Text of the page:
Nate: B-.  The Cavs have done a good job of bringing players along.  TT, Zeller, Miles, Gee, and Walton are all much better than they were, at least offensively, at season’s beginning.  TT, especially, keeps growing on offense.  Kyrie Irving has developed some bad habits, though.  He routinely just doesn’t even try on defense, and though his points and steals are up, his assists, and rebounds are down, though so are his turnovers.  But they haven’t turned individual improvement into wins.

Kevin: Regarding the would-be stars: solid.  Regarding would-be role players: poor.  Thompson took huge steps this year; over a 33-game stretch, Waiters average 20 ppg36 with league-average true shooting; Zeller has at a minimum greatly improved his scoring efficiency.  Regarding the bench auditioners though, did you know that Jon Leuer’s PER is up to 18 in Memphis?  The other youngsters with a chance to potentially grow over the last three years are either posting career-low PER’s, never improved from their rookie season, or are out of the league (Gee, Casspi, Samuels, Eyenga, etc).  Certainly, it is more important that the franchise “get it right” with the high draft picks, so no need to complain too much.

Tom: Irving was not deemed a sure-thing out of college and Thompson and Waiters were both considered reaches at #4. There was a point early this season when many analysts wondered aloud whether the Cavs had missed on Thompson and Waiters. People don’t wonder that anymore. I’m not going to withhold credit from Byron Scott and the coaching staff for noticeable improvements those two guys have made. I also think C.J. Miles and Alonzo Gee have been put in situations to succeed and have made the most of their talent under Byron Scott. The big misses are Hickson and Casspi, but you can’t win em all. A-.

Question 4: Go back in time to July 2012 – keep everything identical except coaching: who would you choose and how many more wins would the Cavs have with your dream coaching scenario?

Colin: That we’re using our time machine to go back to July of 2012 so we can restaff the head coaching position of a team that’s probably still going to be pretty bad anyway and not, like, finessing Hitler’s art school application or telling Martin Luther King to maybe avoid balconies for a while seems irresponsible.  Journalist-God Brian Windhorst mentioned this a couple weeks ago, but it’s worth pointing out: there aren’t a lot of coaching free agents more impressive than Scott. I have an affinity for Nate McMillan, but that’s really just because I like defense-first coaches and still have a lingering crush on those healthy Brandon Roy era Blazers teams. It’s not like Nate McMillan has ever been a miracle worker. We’d all like to play with the fabric of reality and have Gregg Popovich coaching our favorite team, but the reality is you’re always either a.) picking someone off the scrap heap, or b.) hoping an assistant coach who’s never been fully in charge a team before can prove himself. Not that those sorts of things never work out. Rick Carlisle has been on the scrap heap multiple times during his career, and the Bulls are flying relatively high without Derrick Rose because Tom Thibodeau, it turns out, is more than a terrific assistant. But I can’t argue that if the Cavs rolled with my boy McMillan they’d be three games out of eighth place in the East. Can I still keep giving out stupid scores? 89 flapjacks out of 89 flapjacks. Flawless flapjack achievement unlocked.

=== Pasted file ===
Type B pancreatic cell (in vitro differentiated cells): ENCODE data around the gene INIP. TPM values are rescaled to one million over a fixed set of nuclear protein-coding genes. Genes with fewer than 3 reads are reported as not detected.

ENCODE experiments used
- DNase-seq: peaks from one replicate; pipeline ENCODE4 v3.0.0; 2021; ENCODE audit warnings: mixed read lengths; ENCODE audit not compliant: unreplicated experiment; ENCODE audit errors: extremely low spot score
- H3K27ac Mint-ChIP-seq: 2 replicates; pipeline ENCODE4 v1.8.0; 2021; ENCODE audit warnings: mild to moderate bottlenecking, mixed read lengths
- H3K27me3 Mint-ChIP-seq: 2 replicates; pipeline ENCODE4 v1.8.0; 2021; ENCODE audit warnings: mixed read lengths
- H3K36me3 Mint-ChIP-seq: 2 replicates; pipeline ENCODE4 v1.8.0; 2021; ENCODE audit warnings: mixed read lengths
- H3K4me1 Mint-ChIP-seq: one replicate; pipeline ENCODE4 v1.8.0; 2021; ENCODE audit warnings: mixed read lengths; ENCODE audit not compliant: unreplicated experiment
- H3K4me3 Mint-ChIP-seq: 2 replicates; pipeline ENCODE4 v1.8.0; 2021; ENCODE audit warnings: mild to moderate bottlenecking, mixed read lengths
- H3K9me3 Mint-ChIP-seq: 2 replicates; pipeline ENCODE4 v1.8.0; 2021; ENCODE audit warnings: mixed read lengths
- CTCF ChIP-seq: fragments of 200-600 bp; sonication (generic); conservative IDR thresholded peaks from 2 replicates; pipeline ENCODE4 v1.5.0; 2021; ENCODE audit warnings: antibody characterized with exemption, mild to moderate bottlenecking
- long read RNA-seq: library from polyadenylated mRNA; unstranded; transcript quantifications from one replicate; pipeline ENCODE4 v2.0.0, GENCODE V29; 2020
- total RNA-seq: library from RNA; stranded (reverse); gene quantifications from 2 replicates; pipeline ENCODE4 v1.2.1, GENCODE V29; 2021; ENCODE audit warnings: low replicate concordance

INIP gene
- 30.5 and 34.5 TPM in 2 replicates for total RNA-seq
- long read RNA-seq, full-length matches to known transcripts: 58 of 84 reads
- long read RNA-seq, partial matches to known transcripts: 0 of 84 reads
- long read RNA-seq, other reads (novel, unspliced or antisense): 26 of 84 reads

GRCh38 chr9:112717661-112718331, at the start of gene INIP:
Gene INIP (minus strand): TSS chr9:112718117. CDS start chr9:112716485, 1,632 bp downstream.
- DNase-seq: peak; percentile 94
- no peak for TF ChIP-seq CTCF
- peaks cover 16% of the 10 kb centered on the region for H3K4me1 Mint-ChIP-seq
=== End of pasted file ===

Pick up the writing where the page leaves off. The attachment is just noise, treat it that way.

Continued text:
Mallory: This is a hard question because it really takes too many issues into consideration.  Does another coach install a defense, or, as Tom mentioned on yesterday’s podcast, is D a more natural talent than we’re all willing to admit?  Would another coach have realized the freakishly awesome passing skills of Luke Walton pair brilliantly with Livingston?  Would another coach get through Kyrie’s thick skull that you ALWAYS go 2-for-1 when you have the chance?  Would another coach call a timeout at the right moment to prevent hemorrhaging leads?  Would a head coach bring me ice cream after Cavs losses? Byron isn’t a very good NBA coach, at least not in ways that we as viewers can pinpoint.  He’s quiet, pensive, and rarely gets in his player’s faces.  The defense is horrible and the offense often looks disjointed, particularly when it matters most.  He’s bad at calling timeouts and bad at making in game adjustments. I do think another coach might tread those waters more carefully, but who knows.  I wouldn’t want a big name coach, at this point.  The obviously choice would be Brian Shaw, who I think would be a good guy to give his first shot as a head coach.  Maybe he’d manage things correctly, and if so, maybe a few of those coin-flip games fall heads up instead of tails.  I’d predict an extra 5-7 wins.  Not much, but certainly an improvement, and maybe enough to create some moral victories in an otherwise dour season.